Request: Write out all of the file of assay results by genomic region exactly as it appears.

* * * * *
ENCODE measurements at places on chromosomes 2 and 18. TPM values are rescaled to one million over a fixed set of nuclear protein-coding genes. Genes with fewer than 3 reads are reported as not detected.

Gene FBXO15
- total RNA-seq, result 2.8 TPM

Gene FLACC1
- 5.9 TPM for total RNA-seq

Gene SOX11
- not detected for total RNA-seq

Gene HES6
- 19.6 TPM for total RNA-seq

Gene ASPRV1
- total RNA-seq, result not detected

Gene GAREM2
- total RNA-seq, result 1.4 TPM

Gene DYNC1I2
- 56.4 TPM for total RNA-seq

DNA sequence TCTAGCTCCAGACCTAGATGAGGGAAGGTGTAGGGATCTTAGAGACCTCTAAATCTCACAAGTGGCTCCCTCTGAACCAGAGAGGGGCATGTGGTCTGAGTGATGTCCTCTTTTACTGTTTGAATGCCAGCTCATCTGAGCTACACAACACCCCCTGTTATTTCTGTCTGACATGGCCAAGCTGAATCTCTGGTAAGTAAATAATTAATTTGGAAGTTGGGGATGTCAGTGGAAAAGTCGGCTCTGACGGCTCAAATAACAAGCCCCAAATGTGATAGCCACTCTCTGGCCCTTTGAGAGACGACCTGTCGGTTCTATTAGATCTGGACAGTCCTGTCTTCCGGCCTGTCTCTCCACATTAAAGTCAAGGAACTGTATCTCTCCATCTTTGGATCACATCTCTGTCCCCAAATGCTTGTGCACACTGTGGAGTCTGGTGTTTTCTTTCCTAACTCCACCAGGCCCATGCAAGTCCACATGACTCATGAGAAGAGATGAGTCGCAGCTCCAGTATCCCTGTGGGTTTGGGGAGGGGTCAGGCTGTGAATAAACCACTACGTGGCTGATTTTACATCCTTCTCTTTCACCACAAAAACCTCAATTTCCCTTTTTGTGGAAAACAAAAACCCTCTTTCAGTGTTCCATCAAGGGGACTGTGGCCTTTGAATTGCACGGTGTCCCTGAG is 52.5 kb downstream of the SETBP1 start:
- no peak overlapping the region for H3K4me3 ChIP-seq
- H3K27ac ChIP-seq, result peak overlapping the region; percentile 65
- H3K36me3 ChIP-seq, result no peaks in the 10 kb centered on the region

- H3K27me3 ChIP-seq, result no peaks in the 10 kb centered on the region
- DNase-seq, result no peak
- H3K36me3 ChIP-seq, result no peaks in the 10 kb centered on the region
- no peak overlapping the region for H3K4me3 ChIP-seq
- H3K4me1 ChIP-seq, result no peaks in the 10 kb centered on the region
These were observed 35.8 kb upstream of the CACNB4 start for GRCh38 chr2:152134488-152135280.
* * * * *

ENCODE measurements at places on chromosomes 2 and 18. TPM values are rescaled to one million over a fixed set of nuclear protein-coding genes. Genes with fewer than 3 reads are reported as not detected.

Gene FBXO15
- total RNA-seq, result 2.8 TPM

Gene FLACC1
- 5.9 TPM for total RNA-seq

Gene SOX11
- not detected for total RNA-seq

Gene HES6
- 19.6 TPM for total RNA-seq

Gene ASPRV1
- total RNA-seq, result not detected

Gene GAREM2
- total RNA-seq, result 1.4 TPM

Gene DYNC1I2
- 56.4 TPM for total RNA-seq

DNA sequence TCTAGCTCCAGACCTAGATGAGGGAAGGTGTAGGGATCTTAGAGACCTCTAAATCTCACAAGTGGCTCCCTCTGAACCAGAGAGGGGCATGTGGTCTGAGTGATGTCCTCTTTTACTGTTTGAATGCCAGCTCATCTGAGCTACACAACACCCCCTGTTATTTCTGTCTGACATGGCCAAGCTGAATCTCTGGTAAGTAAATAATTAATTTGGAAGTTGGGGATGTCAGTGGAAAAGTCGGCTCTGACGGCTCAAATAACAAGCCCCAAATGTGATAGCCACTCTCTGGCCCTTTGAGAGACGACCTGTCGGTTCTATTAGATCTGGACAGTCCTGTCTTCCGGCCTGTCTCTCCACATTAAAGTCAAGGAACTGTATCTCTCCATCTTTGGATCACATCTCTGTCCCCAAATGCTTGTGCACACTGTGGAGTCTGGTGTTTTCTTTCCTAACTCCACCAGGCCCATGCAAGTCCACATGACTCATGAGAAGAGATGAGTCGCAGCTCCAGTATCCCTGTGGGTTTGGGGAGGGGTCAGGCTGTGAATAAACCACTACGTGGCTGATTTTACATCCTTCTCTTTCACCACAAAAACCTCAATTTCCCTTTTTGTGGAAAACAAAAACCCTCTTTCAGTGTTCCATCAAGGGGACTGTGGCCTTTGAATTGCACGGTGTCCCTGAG is 52.5 kb downstream of the SETBP1 start:
- no peak overlapping the region for H3K4me3 ChIP-seq
- H3K27ac ChIP-seq, result peak overlapping the region; percentile 65
- H3K36me3 ChIP-seq, result no peaks in the 10 kb centered on the region

- H3K27me3 ChIP-seq, result no peaks in the 10 kb centered on the region
- DNase-seq, result no peak
- H3K36me3 ChIP-seq, result no peaks in the 10 kb centered on the region
- no peak overlapping the region for H3K4me3 ChIP-seq
- H3K4me1 ChIP-seq, result no peaks in the 10 kb centered on the region
These were observed 35.8 kb upstream of the CACNB4 start for GRCh38 chr2:152134488-152135280.